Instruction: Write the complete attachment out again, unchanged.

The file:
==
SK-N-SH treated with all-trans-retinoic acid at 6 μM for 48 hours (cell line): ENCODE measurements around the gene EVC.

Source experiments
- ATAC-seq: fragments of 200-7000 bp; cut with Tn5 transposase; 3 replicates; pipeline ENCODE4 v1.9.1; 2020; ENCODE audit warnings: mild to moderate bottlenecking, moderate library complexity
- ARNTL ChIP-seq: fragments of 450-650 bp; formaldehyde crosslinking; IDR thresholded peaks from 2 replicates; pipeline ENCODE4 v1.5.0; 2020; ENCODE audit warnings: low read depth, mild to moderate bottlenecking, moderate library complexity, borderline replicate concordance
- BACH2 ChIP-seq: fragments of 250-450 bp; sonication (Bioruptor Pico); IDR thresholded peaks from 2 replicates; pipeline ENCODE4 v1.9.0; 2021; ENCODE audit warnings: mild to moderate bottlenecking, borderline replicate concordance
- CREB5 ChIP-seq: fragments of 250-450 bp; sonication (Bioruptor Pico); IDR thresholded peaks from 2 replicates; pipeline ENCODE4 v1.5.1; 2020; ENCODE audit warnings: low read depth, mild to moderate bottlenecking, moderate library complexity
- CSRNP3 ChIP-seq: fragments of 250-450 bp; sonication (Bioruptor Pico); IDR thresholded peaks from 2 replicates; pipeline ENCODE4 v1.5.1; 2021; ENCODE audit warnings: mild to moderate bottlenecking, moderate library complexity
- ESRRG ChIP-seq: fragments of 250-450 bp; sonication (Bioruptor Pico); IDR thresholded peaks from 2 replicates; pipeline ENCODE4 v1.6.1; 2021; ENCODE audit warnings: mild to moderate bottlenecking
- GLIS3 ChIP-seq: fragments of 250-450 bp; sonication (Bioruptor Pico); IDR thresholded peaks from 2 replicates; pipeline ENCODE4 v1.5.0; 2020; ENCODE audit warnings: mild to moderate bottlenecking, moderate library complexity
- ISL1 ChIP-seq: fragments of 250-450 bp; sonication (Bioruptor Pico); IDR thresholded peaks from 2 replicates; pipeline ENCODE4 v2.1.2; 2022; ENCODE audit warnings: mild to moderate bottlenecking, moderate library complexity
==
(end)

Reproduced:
SK-N-SH treated with all-trans-retinoic acid at 6 μM for 48 hours (cell line): ENCODE measurements around the gene EVC.

Source experiments
- ATAC-seq: fragments of 200-7000 bp; cut with Tn5 transposase; 3 replicates; pipeline ENCODE4 v1.9.1; 2020; ENCODE audit warnings: mild to moderate bottlenecking, moderate library complexity
- ARNTL ChIP-seq: fragments of 450-650 bp; formaldehyde crosslinking; IDR thresholded peaks from 2 replicates; pipeline ENCODE4 v1.5.0; 2020; ENCODE audit warnings: low read depth, mild to moderate bottlenecking, moderate library complexity, borderline replicate concordance
- BACH2 ChIP-seq: fragments of 250-450 bp; sonication (Bioruptor Pico); IDR thresholded peaks from 2 replicates; pipeline ENCODE4 v1.9.0; 2021; ENCODE audit warnings: mild to moderate bottlenecking, borderline replicate concordance
- CREB5 ChIP-seq: fragments of 250-450 bp; sonication (Bioruptor Pico); IDR thresholded peaks from 2 replicates; pipeline ENCODE4 v1.5.1; 2020; ENCODE audit warnings: low read depth, mild to moderate bottlenecking, moderate library complexity
- CSRNP3 ChIP-seq: fragments of 250-450 bp; sonication (Bioruptor Pico); IDR thresholded peaks from 2 replicates; pipeline ENCODE4 v1.5.1; 2021; ENCODE audit warnings: mild to moderate bottlenecking, moderate library complexity
- ESRRG ChIP-seq: fragments of 250-450 bp; sonication (Bioruptor Pico); IDR thresholded peaks from 2 replicates; pipeline ENCODE4 v1.6.1; 2021; ENCODE audit warnings: mild to moderate bottlenecking
- GLIS3 ChIP-seq: fragments of 250-450 bp; sonication (Bioruptor Pico); IDR thresholded peaks from 2 replicates; pipeline ENCODE4 v1.5.0; 2020; ENCODE audit warnings: mild to moderate bottlenecking, moderate library complexity
- ISL1 ChIP-seq: fragments of 250-450 bp; sonication (Bioruptor Pico); IDR thresholded peaks from 2 replicates; pipeline ENCODE4 v2.1.2; 2022; ENCODE audit warnings: mild to moderate bottlenecking, moderate library complexity